“The way to experience nowness is to realize that this very moment, this very point in your life, is always the occasion.” Chögyam Trungpa, Shambhala: The Sacred Path of the Warrior
When I started thinking about how a simpler life might impact my generosity with $, I realized how important it is to me to become more generous with my time.
With my current job, weeknights have become more and more critical for me, an introvert, to use for recharging. Last year, after one unusual week with a social or service commitment every evening, I was exhausted and easily caught a cold (which forced me to cancel a bunch of other commitments). After that, I have been mindful to not commit to more than 2 evenings Monday through Thursday for social and service activity (including volunteering, classes, and appointments).
Now, when invites come in for a weeknight event, unless it’s coffee and conversation with a close friend, I generally simply say “Thank you, but I’ll pass.” Whether I already have plans or not does not need to be offered. I’ve discussed it with friends and, whether introverted or extroverted, they get it. For volunteering, I determined how much time I want to give throughout the year and I keep that in mind when I consider a request. With a little practice, I can now quickly write a simple and totally guilt-free “I’ll pass” email.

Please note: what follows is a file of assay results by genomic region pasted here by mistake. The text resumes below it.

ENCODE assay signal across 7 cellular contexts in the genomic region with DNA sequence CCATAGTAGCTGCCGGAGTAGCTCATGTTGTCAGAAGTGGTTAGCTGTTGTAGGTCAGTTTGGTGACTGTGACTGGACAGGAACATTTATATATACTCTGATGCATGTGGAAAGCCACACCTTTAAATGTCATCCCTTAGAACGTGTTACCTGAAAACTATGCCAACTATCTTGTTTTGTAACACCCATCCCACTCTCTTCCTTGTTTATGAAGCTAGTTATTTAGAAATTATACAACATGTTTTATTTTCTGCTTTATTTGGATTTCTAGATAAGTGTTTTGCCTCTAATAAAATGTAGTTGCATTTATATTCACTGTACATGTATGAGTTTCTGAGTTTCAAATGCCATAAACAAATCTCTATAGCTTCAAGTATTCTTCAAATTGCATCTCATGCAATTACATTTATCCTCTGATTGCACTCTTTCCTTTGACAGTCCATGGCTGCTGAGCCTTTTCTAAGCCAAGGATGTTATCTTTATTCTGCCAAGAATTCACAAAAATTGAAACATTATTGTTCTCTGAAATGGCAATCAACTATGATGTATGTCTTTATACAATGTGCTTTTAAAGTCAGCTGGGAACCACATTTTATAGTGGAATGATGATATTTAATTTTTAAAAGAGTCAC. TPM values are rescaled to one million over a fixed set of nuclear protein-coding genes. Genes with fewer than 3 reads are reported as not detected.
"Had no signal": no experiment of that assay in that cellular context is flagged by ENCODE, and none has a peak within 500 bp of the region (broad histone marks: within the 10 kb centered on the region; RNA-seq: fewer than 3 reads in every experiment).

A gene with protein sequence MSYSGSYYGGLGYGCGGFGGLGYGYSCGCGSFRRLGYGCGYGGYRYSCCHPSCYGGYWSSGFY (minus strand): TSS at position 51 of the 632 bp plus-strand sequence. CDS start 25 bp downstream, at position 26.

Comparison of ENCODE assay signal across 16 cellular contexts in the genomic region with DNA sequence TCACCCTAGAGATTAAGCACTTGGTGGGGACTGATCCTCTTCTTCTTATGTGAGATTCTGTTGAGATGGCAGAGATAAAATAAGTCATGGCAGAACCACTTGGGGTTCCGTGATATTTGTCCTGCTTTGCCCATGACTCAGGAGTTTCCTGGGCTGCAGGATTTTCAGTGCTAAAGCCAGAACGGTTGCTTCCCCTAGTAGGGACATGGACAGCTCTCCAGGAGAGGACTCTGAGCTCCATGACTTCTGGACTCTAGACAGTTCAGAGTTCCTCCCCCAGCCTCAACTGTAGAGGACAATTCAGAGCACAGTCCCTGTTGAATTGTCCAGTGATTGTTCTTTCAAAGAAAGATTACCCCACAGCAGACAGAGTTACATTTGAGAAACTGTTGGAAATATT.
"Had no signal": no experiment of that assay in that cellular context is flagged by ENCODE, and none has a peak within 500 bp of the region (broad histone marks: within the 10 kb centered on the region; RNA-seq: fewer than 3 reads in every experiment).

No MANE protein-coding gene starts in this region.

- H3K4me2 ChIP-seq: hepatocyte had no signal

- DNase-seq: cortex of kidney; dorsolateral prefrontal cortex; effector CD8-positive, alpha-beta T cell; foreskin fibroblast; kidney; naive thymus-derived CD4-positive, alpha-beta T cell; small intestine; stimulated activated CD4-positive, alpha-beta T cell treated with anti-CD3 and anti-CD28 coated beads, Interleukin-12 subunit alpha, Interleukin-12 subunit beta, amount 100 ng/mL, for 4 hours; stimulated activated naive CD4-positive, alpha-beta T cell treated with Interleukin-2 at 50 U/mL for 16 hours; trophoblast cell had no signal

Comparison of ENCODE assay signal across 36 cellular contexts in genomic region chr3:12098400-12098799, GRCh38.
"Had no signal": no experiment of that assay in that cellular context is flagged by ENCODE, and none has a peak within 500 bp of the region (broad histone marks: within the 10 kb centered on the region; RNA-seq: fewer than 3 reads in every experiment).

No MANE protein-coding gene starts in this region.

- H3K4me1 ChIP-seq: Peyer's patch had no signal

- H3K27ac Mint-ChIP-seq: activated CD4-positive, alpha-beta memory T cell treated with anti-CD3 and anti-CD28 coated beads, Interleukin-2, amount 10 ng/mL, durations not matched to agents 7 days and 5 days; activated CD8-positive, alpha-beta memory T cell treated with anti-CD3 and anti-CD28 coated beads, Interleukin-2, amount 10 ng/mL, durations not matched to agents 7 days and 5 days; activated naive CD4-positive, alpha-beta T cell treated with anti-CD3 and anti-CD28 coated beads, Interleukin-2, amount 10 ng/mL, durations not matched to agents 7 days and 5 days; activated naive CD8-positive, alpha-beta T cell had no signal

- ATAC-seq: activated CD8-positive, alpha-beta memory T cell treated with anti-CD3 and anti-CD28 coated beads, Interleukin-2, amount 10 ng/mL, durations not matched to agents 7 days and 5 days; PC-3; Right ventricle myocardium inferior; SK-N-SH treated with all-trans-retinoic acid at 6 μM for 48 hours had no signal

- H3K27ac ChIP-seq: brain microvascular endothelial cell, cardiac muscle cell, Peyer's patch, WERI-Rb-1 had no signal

When you are on social media, you can see all the stuff your friends are doing. I confess I had one occasion, in seeing a picture of a group of friends, when I felt left out. So I examined that feeling and worked through stuff that might have been contributing to my self-pity. I considered that if I truly want my friends to be happy, I can’t make it about me. I also realized that I want to use what social time I have to focus on nourishing close friendships rather than spreading myself thin at “see and be seen” events.
I continue to be grateful for invitations and volunteer requests, but need to be my own critical personal secretary. I don’t regret saying no, I don’t consider it anti-social or selfish, and I don’t feel guilty. I am un-FOMO.
When I return to simpler living, I want to remain mindful in how I use my 24 hours. Given that my health will be my first priority, I acknowledge that finding the right balance of social and alone time may take some tweaking – I am looking forward to that challenge and to saying “count me in!” more often.